Mentions: We used the EBC (Freeman, 1977; Girvan and Newman, 2002) to quantify the topological centrality or communication capacity of the WM edges in the structural brain network. The EBC of an edge measures the frequency with which the shortest path between any region pair passes through this edge. The EBC distribution of the network was best fitted by the exponentially truncated power-law form [P(x) ~ αxβexp(x/γ)] rather than the power-law [P(x) ~ αxβ] and or exponential [P(x) ~ αexp(βx)] models (Figure 2A). The estimated parameters were: α = 0.98, β = 0.20, γ = −15.42 and R2 = 0.998, respectively. Such a model indicates that i) the WM edges play heterogeneous roles in information communication across the network, and ii) the brain network includes some highly centralized edges but prevents the existence of extremely centralized WM connections with overly heavy loads.

Bottom Line: We found that the pivotal WM connections with highly topological-edge centrality were primarily distributed in several long-range cortico-cortical connections (including the corpus callosum, cingulum and inferior fronto-occipital fasciculus) and some projection tracts linking subcortical regions.Computational simulation models indicated the sharp decrease of global network integrity when attacking these highly centralized edges.Together, our results demonstrated high building-cost consumption and substantial communication capacity contributions for pivotal WM connections, which deepens our understanding of the topological mechanisms that govern the organization of human connectomes.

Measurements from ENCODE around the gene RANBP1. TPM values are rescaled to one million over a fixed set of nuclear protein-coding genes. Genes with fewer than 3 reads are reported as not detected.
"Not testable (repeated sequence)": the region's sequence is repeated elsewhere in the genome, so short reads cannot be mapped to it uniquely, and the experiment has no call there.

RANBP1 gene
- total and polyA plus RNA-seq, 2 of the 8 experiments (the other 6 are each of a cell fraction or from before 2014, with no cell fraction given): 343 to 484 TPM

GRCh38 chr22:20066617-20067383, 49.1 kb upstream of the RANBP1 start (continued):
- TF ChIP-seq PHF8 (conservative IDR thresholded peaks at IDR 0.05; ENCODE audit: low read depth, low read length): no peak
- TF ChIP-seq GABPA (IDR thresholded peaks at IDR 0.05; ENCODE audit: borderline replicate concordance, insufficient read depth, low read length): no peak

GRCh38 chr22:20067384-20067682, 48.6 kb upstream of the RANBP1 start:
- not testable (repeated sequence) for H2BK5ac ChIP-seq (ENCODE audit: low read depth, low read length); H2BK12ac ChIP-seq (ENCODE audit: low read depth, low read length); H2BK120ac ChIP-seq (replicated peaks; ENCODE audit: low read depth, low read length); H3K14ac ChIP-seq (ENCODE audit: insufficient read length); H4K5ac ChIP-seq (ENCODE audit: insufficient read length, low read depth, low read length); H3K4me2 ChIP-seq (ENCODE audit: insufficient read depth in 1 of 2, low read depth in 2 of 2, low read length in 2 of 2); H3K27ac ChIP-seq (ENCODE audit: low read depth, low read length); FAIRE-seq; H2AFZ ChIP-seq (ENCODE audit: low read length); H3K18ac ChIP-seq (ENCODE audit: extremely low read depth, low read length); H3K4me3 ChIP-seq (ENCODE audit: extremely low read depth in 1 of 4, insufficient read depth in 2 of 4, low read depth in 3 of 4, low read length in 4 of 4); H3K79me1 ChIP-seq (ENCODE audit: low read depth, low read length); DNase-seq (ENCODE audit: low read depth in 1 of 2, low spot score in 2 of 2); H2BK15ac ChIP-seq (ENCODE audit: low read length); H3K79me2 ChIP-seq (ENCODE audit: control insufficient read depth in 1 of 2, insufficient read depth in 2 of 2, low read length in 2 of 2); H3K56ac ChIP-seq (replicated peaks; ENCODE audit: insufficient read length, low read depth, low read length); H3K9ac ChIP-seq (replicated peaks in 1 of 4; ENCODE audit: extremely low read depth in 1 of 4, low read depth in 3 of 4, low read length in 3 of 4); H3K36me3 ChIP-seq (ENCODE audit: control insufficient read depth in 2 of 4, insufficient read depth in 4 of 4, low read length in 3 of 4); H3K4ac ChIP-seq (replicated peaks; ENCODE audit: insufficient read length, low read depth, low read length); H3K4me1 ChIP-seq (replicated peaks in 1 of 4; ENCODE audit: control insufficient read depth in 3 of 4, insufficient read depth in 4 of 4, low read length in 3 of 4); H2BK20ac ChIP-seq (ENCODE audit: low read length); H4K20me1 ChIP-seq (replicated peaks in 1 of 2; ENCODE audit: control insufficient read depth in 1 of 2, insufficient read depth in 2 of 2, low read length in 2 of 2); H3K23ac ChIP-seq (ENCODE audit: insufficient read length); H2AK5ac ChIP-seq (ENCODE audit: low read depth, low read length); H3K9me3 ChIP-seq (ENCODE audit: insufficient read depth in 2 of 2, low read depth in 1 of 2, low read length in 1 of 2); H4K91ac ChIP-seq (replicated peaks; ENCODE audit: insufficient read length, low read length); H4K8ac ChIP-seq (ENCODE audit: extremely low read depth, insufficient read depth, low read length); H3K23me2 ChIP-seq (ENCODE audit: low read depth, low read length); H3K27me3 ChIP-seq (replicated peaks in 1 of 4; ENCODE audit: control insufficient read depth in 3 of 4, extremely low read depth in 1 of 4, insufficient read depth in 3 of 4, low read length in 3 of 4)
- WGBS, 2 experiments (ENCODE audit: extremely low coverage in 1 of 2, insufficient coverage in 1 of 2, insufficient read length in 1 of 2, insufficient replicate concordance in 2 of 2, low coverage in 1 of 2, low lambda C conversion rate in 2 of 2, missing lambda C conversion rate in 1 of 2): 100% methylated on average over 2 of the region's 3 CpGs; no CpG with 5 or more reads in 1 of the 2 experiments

View Article: PubMed Central - PubMed

Affiliation: State Key Laboratory of Cognitive Neuroscience and Learning and IDG/McGovern Institute for Brain Research, Beijing Normal University Beijing, China.

ABSTRACT
White matter (WM) tracts serve as important material substrates for information transfer across brain regions. However, the topological roles of WM tracts in global brain communications and their underlying microstructural basis remain poorly understood. Here, we employed diffusion magnetic resonance imaging and graph-theoretical approaches to identify the pivotal WM connections in human whole-brain networks and further investigated their wiring substrates (including WM microstructural organization and physical consumption) and topological contributions to the brain's network backbone. We found that the pivotal WM connections with highly topological-edge centrality were primarily distributed in several long-range cortico-cortical connections (including the corpus callosum, cingulum and inferior fronto-occipital fasciculus) and some projection tracts linking subcortical regions. These pivotal WM connections exhibited high levels of microstructural organization indicated by diffusion measures (the fractional anisotropy, the mean diffusivity and the axial diffusivity) and greater physical consumption indicated by streamline lengths, and contributed significantly to the brain's hubs and the rich-club structure. Network motif analysis further revealed their heavy participations in the organization of communication blocks, especially in routes involving inter-hemispheric heterotopic and extremely remote intra-hemispheric systems. Computational simulation models indicated the sharp decrease of global network integrity when attacking these highly centralized edges. Together, our results demonstrated high building-cost consumption and substantial communication capacity contributions for pivotal WM connections, which deepens our understanding of the topological mechanisms that govern the organization of human connectomes.

No MeSH data available.